The Green Bay Packers have the Lambeau Leap and the Pittsburgh Steelers have the Terrible Towel. The Salvation Army may have to come up with a nickname for Ezekiel Elliott’s vault into the giant Red Kettle during last night’s nationally televised Sunday Night Football game.
He didn’t spike the football but donations spiked upward.
Online donations to The Salvation Army were up 61 percent compared to the previous Sunday night, as of 10:30 a.m. Eastern today, according to Lt. Col. Ron Busroe, national secretary for community relations and development. The surge meant an additional almost $182,000 in contributions arrived online between 9 p.m. Sunday and 10:30 a.m. today, he said.
The boost comes at a time with The Salvation Army’s Red Kettle campaign is down about 16 percent nationally, as of Friday, Busroe said, likely the result of bad weather. Online donations for the year are up about 11 percent, he said.
Last year’s Red Kettle campaign totaled $149.6 million, up 3.4 percent from the previous year. Online donations were up 7.5 percent, totaling $34 million, or about one-fifth of the total.
The Dallas Cowboys have been a partner with The Salvation Army for 20 years, hosting the Red Kettle Kickoff during the annual Thanksgiving Day game and raising more than $2.1 billion in that time.
Elliott set a team rookie record with his 13th touchdown of the season during the Cowboys’ 26-20 win over Tampa Bay. He then playfully hopped into the red kettle that was set up behind the end zone, with cameras still following his moves. The act drew a penalty for excessive celebration, which typically brings with it a fine. Via Twitter, Elliott initially said he would match any fine with a donation to The Salvation Army but a National Football League (NFL) spokesman Tweeted today that the star rookie would not be fined. Elliott later Tweeted that he will still make a donation.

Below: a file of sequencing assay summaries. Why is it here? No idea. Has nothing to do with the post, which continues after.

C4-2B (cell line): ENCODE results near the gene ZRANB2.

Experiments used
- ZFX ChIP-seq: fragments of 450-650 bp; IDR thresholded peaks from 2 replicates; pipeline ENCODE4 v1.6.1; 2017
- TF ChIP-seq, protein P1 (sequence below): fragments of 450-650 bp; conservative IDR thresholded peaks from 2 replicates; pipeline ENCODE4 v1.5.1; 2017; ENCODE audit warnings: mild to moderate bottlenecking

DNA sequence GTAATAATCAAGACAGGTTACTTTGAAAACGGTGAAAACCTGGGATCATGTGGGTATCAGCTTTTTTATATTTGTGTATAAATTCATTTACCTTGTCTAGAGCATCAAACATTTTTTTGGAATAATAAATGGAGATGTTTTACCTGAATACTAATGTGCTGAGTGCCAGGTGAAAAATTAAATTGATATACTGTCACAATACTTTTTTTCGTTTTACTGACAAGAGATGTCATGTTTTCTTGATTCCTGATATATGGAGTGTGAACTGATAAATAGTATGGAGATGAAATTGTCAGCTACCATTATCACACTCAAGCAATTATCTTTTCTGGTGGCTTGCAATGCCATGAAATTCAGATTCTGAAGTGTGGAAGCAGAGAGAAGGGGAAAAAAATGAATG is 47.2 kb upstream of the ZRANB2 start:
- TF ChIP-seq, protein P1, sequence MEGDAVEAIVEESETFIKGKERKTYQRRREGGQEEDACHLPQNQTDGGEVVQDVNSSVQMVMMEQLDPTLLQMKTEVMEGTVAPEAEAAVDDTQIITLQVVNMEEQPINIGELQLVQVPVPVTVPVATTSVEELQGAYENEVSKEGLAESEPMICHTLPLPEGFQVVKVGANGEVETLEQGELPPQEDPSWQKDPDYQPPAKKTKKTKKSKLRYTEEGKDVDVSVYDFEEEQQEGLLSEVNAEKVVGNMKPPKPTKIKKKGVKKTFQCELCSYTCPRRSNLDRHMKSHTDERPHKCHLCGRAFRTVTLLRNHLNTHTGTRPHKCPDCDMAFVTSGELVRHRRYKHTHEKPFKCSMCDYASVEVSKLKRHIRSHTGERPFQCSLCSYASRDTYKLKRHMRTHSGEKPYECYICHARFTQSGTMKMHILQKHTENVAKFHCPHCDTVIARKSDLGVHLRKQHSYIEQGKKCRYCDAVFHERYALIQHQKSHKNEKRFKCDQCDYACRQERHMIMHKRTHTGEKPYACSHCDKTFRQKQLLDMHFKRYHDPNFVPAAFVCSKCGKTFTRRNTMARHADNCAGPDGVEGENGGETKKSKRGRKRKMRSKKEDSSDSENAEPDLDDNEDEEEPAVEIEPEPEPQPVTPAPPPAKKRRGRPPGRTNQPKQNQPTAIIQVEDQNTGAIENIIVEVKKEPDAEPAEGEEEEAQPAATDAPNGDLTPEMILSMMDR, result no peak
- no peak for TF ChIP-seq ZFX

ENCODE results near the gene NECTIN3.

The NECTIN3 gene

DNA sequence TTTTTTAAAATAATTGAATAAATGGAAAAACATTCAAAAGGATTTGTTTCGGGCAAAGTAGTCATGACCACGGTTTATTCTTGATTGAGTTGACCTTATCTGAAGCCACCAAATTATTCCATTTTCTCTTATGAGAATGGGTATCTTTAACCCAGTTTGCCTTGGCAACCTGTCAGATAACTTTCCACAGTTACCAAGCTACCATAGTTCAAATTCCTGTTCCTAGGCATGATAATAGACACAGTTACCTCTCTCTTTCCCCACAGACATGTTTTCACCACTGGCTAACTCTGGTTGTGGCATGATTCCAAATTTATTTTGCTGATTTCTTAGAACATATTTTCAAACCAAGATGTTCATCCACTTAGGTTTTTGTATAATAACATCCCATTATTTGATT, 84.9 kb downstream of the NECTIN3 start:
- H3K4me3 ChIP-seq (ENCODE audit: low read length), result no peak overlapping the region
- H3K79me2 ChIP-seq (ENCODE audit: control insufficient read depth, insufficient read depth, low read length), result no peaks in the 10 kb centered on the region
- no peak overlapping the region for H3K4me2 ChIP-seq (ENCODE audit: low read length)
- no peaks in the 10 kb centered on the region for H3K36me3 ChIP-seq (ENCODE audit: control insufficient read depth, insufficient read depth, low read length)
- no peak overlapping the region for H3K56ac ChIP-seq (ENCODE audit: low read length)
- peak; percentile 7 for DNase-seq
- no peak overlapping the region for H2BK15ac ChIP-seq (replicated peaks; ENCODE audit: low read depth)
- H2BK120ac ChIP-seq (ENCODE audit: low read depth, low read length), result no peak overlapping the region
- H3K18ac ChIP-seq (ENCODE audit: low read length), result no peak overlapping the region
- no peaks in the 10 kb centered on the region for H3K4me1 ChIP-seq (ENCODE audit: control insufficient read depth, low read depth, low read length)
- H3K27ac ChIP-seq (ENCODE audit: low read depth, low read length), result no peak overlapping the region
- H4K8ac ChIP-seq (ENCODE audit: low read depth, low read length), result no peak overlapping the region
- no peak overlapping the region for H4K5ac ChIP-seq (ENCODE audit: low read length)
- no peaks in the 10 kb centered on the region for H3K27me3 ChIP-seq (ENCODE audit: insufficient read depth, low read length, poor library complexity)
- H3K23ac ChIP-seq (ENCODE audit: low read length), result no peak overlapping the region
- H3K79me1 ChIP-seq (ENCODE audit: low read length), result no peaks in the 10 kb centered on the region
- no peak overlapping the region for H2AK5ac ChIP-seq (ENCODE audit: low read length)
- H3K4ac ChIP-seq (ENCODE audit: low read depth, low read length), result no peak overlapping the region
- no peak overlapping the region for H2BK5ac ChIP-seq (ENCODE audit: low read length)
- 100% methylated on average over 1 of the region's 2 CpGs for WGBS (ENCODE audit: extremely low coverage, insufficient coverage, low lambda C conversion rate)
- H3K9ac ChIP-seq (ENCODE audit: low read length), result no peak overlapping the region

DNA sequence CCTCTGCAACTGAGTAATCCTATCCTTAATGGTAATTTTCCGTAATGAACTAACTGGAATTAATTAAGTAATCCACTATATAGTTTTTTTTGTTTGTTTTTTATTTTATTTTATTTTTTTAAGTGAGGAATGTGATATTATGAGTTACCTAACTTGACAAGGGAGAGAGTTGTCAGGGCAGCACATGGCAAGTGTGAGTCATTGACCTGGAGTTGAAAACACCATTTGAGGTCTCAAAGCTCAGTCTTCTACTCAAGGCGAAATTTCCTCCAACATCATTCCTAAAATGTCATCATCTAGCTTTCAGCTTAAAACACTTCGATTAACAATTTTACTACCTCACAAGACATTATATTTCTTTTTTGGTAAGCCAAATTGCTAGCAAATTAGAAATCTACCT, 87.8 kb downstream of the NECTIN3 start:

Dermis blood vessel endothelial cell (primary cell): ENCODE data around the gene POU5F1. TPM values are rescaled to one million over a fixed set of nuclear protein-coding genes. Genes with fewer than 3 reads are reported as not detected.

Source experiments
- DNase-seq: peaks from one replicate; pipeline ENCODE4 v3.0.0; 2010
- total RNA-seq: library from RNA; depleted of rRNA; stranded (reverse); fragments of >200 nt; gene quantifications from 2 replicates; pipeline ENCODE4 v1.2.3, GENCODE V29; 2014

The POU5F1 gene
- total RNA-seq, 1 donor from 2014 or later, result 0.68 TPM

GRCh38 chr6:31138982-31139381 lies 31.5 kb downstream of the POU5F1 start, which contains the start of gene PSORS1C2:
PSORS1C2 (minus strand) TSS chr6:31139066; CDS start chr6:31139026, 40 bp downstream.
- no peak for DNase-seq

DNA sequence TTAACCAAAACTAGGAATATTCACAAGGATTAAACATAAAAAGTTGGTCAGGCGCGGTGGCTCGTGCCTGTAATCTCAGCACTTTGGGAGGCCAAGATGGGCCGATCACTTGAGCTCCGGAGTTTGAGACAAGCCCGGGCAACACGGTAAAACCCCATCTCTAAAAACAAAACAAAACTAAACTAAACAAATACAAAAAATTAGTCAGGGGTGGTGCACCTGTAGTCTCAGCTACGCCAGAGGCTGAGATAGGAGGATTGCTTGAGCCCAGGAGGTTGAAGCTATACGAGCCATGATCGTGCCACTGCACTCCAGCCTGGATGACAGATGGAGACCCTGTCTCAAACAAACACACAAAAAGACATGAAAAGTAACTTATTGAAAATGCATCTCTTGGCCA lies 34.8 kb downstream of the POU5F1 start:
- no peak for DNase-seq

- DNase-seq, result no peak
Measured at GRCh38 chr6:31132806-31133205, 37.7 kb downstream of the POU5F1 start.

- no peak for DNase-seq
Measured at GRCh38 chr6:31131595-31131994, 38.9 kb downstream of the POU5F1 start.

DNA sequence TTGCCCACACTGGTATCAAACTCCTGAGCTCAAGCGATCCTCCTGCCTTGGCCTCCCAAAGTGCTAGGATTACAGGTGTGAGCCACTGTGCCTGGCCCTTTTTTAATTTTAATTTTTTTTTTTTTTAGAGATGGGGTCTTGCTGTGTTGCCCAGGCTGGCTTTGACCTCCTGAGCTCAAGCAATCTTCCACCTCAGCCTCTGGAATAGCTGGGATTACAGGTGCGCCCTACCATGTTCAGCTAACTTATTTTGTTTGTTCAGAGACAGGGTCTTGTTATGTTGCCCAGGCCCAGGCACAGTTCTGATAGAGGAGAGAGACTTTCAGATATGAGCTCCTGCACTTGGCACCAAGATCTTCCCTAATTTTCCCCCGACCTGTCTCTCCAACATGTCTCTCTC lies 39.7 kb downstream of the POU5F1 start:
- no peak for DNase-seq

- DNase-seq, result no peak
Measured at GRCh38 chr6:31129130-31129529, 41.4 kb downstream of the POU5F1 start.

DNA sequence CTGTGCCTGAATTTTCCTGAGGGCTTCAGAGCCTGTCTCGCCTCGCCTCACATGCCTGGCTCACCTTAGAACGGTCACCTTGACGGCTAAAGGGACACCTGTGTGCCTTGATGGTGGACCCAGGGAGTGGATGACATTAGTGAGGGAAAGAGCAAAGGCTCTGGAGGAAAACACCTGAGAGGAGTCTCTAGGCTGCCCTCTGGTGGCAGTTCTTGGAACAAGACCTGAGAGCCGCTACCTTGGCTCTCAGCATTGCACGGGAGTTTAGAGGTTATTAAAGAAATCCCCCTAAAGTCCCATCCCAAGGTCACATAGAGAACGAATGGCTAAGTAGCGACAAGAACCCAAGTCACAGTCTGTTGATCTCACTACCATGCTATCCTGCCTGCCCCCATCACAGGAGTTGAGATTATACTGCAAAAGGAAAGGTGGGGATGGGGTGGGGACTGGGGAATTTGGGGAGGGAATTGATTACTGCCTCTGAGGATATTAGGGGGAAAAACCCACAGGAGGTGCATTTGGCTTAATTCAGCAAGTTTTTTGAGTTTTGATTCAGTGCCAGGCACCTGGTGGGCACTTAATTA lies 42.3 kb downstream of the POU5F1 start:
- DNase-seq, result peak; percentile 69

While some people took to Twitter to pledge a $21 donation in honor of Elliott (his jersey number), Busroe said the average gift has been significantly more than $21. Typically, an online gift to Salvation Army is about $200, he said.
The Salvation Army was trending on Twitter last night and Busroe said all of his Google Alerts today were primarily about that story. “It’s still out there. It’s huge,” he said, estimating some half-dozen interviews he’d done today.
Elliott’s leap wasn’t planned or the start of some campaign. “None of us knew he as going to do this. What he did was use his celebrity to raise awareness of the work of The Salvation Army,” Busroe said but they are looking at some options to piggyback off the attention.
Busroe credited the Jones family, owners of the Cowboys, for creating a culture of helping young men understand their role in giving back to the community. He said the week before Thanksgiving, Elliott and other rookies were at a Salvation Army feeding program in Fort Worth, serving meals to the homeless.
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